No history to go on for this race so all we can say for starters is that it seems a pretty normal 0-100 handicap for four-year-olds and their elders so there is plenty of form to go on through we still have the odd lightly raced improver hiding away. Starting with the penalised runners i.e. those who are carrying a penalty before they can be re handicapped and the eye was instantly drawn to the Jamie Osborne trained Raising Sand (6/1) with the booking of Timmy Murphy making us wonder if there could be a potential gamble on the way. An ex jump jockey as a trainer and an ex jump jockey as a rider in a flat race must be a fairly rare combination but more importantly the horse is in good form having scored by three-quarters or a length in a Class Three Conditions Stakes over this trip at Ascot at the end of last month. Truth is we are not overly convinced that he will actually be put up as much as his six pounds penalty for that but this is a suitable race with plenty of prize money as we suspect he will run really well regardless of his place in the betting market.
His price is far too skinny in the circumstances and we thing the James Eustace trained Ice Slice (20/1 Each Way) is the value call at this price after winning five races already this season at Brighton (twice) Nottingham Haydock and Chester. He has been steadily rising in the handicap as you would expect from 72 for his first win all the way up to 91 for the last, but he gets his ground and trip again this afternoon and although perhaps a fraction high in the weights, if we forgive him his last run (we all have a bad day) he arrives here with a very decent chance of a place at the very least and hopefully another victory.
When it comes to competitive handicaps we would never dream of writing a race preview without a mention at least for any David O’Meara runner with his excellent record at placing horses to the very best affect. Sadly for us he has more than one entry at the early stage but hopefully he will rely on Fort Bastion (16/1) who looks about the best weighted in the circumstances. Now a seven-year-old, the son of Lawman has won four of his 49 career starts which fails to set the pulse rating, but he has carried much higher ratings to victory in the past which is the main thing for now. His last victory was admittedly over a year ago now (May 2015 to be precise), but he has been rated as high as 106 in the past and won handicaps off of 91 and 95 and gets in here rated 90 by the dreaded handicapper. Last time out he finished a running on eighth at Haydock beaten five lengths at the line but was third the race before in similar company and if they let him take his chances he looks to have some decent each way possibilities.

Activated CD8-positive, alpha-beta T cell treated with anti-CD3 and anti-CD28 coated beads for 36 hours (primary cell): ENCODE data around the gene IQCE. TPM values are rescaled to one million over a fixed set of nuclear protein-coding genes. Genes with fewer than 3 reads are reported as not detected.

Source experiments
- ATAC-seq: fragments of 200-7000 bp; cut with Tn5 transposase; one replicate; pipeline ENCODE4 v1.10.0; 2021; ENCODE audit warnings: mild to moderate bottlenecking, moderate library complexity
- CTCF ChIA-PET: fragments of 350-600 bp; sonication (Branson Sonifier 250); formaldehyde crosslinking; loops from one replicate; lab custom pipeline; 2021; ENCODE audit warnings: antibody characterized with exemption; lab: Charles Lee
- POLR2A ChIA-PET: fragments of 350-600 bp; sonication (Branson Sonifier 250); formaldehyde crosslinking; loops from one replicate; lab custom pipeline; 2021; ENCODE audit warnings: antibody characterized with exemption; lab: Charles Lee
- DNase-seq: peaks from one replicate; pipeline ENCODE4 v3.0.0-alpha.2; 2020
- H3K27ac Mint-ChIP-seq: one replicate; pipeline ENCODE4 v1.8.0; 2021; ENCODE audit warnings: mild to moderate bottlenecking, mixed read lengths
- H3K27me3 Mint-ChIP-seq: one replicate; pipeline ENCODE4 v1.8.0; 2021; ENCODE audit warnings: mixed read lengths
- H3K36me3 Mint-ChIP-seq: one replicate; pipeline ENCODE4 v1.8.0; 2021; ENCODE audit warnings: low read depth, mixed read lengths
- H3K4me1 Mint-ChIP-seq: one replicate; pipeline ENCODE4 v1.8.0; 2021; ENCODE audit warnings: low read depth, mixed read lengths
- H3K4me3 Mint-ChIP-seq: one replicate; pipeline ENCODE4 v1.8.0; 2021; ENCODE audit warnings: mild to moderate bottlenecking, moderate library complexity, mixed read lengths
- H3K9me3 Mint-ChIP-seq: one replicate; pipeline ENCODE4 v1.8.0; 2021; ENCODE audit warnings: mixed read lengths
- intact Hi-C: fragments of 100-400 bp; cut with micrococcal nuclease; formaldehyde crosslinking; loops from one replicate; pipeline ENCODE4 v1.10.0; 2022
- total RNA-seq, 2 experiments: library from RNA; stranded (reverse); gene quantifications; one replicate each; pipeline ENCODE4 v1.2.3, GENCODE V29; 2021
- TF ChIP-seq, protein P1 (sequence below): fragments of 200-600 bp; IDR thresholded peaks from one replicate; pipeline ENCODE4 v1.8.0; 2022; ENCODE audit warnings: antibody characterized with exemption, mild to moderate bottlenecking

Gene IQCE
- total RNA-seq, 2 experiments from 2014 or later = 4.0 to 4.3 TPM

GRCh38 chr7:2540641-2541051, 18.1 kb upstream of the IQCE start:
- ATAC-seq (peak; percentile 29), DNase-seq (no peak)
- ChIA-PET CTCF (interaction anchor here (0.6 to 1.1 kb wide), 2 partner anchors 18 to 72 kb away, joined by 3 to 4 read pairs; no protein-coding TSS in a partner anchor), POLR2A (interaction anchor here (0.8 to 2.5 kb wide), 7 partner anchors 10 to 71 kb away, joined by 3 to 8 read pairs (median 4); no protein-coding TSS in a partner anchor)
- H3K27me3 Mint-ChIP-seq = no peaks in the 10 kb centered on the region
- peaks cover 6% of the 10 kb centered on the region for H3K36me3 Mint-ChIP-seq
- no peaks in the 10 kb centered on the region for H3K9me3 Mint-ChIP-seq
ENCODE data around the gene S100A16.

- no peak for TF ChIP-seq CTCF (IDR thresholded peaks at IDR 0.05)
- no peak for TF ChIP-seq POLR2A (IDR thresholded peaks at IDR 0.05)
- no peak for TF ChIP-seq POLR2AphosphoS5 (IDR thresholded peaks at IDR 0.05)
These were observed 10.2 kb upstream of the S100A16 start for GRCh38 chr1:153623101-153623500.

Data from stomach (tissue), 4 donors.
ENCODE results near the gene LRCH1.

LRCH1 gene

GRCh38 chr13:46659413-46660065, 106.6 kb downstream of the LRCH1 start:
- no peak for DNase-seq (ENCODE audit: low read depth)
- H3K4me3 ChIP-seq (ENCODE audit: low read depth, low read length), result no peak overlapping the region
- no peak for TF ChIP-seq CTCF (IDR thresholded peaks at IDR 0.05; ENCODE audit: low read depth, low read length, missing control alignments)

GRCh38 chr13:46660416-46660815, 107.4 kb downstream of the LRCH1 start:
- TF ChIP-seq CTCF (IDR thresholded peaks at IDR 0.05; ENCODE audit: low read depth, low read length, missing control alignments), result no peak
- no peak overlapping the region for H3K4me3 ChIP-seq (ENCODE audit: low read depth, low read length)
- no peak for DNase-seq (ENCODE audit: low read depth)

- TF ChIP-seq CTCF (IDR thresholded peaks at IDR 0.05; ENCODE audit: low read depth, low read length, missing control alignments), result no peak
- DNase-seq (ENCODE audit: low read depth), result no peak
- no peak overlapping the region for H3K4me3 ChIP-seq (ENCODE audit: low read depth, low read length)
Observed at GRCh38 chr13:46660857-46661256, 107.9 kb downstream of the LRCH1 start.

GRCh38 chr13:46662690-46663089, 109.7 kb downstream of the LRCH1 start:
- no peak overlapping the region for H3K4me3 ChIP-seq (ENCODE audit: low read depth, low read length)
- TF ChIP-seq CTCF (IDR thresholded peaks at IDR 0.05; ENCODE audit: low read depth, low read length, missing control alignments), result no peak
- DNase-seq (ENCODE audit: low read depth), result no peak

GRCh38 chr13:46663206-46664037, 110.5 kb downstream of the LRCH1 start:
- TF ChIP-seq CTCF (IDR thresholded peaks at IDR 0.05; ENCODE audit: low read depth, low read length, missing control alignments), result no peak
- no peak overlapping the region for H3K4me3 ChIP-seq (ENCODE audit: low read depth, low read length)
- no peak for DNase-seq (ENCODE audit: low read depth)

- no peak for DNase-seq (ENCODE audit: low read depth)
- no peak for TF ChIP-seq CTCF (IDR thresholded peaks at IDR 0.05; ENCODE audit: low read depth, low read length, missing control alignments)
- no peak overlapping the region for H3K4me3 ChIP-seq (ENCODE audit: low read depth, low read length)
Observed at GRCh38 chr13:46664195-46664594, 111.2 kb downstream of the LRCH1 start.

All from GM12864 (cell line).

We know that Jeremy Noseda expected a decent season from Keystroke (9/1) and it all started well enough when the four-year-old son of top sire Pivotal won the Lincoln trial at Wolverhampton back in March but he hasn’t looked the same horse since. A fourteen length twelfth at Doncaster in the Spring Mile was put down to the softer going but he did little better when last seen at Ayr after a lay-off when sent off the 4/1 favourite and fading in to tenth after being briefly short of room when looking for a run. Dropped a total of two pounds after both those losses, it appears the handicappers don’t believe those runs any more than we do and if he can be brought back to his peak he would have every chance of success this afternoon for his Newmarket handler.
Meanwhile, Kevin Ryan’s Big Time (8/1) has been well supported in the early markets and arrives with a pretty decent chance despite an extra three pounds here after being beaten three-quarters of a length by Certificate at Goodwood at the end of August. Although he has won over this mile his best recent form has been over seven furlongs which is a concern but with Kevin Stott on board he will run a big race though a place may be the best he can realistically muster.